A couple of years ago, when esthetician Renée Rouleau determined I was a #6 combination skin type using her nine-part diagnostic skin type test, I felt like I suddenly understood an important part of my identity. I was in the combo-skin club, and along with my fellow members, I could lament the trials of having both dehydrated skin and a shiny T-zone, while dry skin and oily skin types could bond with their respective club members and exchange advice about what products work best for them. It's great to have allies in the quest for problem-free skin. However, among the main skin types, there has always been one mysterious category whose club members remain so elusive to me that I wasn't even sure they existed: I'm talking about "normal" skin.
You see this phrase, "normal skin type," all over the world of skincare: on product packaging and instructions, in articles offering skincare advice. And yet, as common as it is to read about "normal" skin, I don't know a single person who identifies this way. Plus, since "normal" is a subjective word, not a descriptive one like dry or oily, you have to wonder: What is "normal" skin anyway? Is breaking out or getting dry patches not "normal?" If it isn't, does anyone really have "normal" skin? And either way, does this skin type perhaps deserve to be renamed?
What Is "Normal" Skin?
According to board-certified dermatologist Heather Woolery-Lloyd, creator of Specific Beauty, when brands market their products to "normal" skin types, they're generally directing them at folks who meet a few specific (ideal) criteria: few to no blemishes, no sensitivity, minimally visible pores, and balanced hydration levels. Folks with this skin type don't tend to feel dry or greasy, they almost never break out, and their skincare maintenance is pretty bare-bones.
Dr. Rhea Souhleris Grous, put it simply: "Normal skin is in balance in terms of oil and water," she explains. "As a result, it does not feel too dry or too oily and is generally low maintenance." Still, it's important to note that breakouts and dry patches are possible in all skin types, and are not an abnormal experience, Grous points out.
If you're drooling at the thought of having such a skin type, just know it's not exactly common. "In my 40 years of dermatology practice, I find the majority of people have some combination skin up until about 30, and the majority of people over 40 feel their skin is dry," comments board-certified dermatologist Loretta Ciraldo, founder of the newly launched Dr. Loretta skincare line. "Be warned most of us don't have 'normal' skin."
Wisconsin esthetician Lauri Shea agrees in a post on her blog: "Since getting the oil-to-water ratio balanced is the ultimate goal of all skin types, if you fall in this category where your skin naturally produces the ideal amount of oil, you simply hit the genetic jackpot."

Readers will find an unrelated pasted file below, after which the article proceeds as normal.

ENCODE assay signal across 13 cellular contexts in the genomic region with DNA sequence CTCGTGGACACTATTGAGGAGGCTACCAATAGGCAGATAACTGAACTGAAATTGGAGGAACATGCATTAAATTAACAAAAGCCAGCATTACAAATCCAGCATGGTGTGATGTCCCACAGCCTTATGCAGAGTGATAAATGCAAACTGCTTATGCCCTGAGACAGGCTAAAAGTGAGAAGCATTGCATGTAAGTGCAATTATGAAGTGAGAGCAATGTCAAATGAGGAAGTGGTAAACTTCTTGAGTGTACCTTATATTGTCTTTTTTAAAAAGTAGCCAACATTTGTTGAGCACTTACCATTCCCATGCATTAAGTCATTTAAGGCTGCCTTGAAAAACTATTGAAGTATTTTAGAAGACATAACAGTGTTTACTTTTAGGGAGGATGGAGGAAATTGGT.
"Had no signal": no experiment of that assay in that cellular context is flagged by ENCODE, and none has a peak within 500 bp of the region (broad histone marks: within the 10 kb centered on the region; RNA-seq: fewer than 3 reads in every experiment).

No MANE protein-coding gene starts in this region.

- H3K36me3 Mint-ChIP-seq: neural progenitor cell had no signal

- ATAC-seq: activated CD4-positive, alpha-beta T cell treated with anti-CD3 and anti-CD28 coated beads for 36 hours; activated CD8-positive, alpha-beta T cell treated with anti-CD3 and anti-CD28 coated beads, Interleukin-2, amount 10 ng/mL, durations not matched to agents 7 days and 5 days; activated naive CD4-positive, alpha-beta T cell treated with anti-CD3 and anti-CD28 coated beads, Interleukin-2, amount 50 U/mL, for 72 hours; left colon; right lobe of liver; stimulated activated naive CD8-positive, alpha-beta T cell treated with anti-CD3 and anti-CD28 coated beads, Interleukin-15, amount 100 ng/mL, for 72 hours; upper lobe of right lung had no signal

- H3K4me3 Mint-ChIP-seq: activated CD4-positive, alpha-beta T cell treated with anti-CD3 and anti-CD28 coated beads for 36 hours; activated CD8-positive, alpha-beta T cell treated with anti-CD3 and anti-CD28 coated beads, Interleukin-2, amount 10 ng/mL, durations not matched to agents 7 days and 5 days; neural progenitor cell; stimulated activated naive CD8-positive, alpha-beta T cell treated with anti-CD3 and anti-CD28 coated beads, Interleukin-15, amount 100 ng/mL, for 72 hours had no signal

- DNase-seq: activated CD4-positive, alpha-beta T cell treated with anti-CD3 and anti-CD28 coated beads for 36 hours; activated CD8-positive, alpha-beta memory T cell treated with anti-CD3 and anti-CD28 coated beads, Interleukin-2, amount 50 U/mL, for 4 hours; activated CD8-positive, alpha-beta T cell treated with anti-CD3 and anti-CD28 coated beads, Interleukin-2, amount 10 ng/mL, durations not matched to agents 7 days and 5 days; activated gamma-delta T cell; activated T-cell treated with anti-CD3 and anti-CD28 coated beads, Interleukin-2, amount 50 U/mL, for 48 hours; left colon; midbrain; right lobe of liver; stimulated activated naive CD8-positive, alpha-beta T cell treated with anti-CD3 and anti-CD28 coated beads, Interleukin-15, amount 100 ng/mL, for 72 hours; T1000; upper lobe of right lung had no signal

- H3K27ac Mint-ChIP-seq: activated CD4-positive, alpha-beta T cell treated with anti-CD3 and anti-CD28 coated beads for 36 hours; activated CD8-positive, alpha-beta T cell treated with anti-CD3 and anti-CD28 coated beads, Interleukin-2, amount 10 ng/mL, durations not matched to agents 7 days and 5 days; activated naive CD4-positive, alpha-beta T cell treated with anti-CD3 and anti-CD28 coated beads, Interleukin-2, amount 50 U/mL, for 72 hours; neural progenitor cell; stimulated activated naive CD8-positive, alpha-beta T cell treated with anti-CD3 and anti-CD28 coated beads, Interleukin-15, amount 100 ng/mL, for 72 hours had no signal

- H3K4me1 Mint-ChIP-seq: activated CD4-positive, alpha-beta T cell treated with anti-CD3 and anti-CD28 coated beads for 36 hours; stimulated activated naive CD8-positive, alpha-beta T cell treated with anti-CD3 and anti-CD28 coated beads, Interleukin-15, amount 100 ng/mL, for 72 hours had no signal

"Normal" Skin and Skincare
"Normal" skin isn't just rare, however—some experts say it doesn't technically exist at all. "In my dermatology practice, I don't tell anyone they have 'normal skin,' since this is not a clinical term, but instead it's used as a guideline in the description of skincare products," Ciraldo explains. "For a skincare product, it refers to people with no major problems; so, if your skin is sensitive, rosacea-prone, oily, acneic, dry, or post-procedure, you may need to stay away from some products that say for 'normal' skin since there is a chance that the product could aggravate your skin condition." By Ciraldo's measure, if you see the word "normal" on a skincare label, you (sometimes, not always) might consider it "a bit of a warning."
Grous says that products formulated for skin with no specific issues may end up being more robust than anticipated. "People with skin conditions should be advised properly by a skincare provider and be selective with what is appropriate to use on their skin," she explains. "For example, some 'normal' skin types can benefit by using a vitamin C serum. However, the same Vitamin C serum might cause breakouts on oily acneic skin or oily rosacea skin."
The other major problem with the term "normal" is that it isn't specific enough to help anyone pragmatically figure out what products and habits would work best for their skin health. With her patients, Woolery-Lloyd often uses the Baumann Skin Typing System, a series of questions to determine one's skin type and condition out 16 different options. The categories in this system include oily versus dry, sensitive versus resistant, pigmented versus non-pigmented, and wrinkled versus tight. Because this diagnostic is more specific, it's also more accurate, rendering a label as vague as "normal" nonexistent. "Using this system, for example, my 'normal' skin is actually DRPT (dry/resistant/pigmented/tight)," says Woolery-Lloyd.
The Final Takeaway
The bottom line is this: If you're serious about improving your skin health and getting a real diagnosis, getting a diagnosis from a qualified skin professional to identify your unique needs is your best option. "All skin types have work to do, to maintain beautiful healthy skin," Grous says. "When advising a patient or client, a professional does not look to correct a genetic skin type but rather correct or manage a skin condition," she explains.
It simply isn't a focused or detailed enough description and, thus, unhelpful. Not to mention, the word itself rubs many skin experts the wrong way. "I do think it is a little odd to say 'normal' skin since the opposite of normal is abnormal, which is kind of negative," Renée Rouleau says. Still, Grous says that genetic skin types shouldn't be judged, therefore we should honor the distinction between skin types we can't change, skin conditions we aim to manage, and skin standards set by society.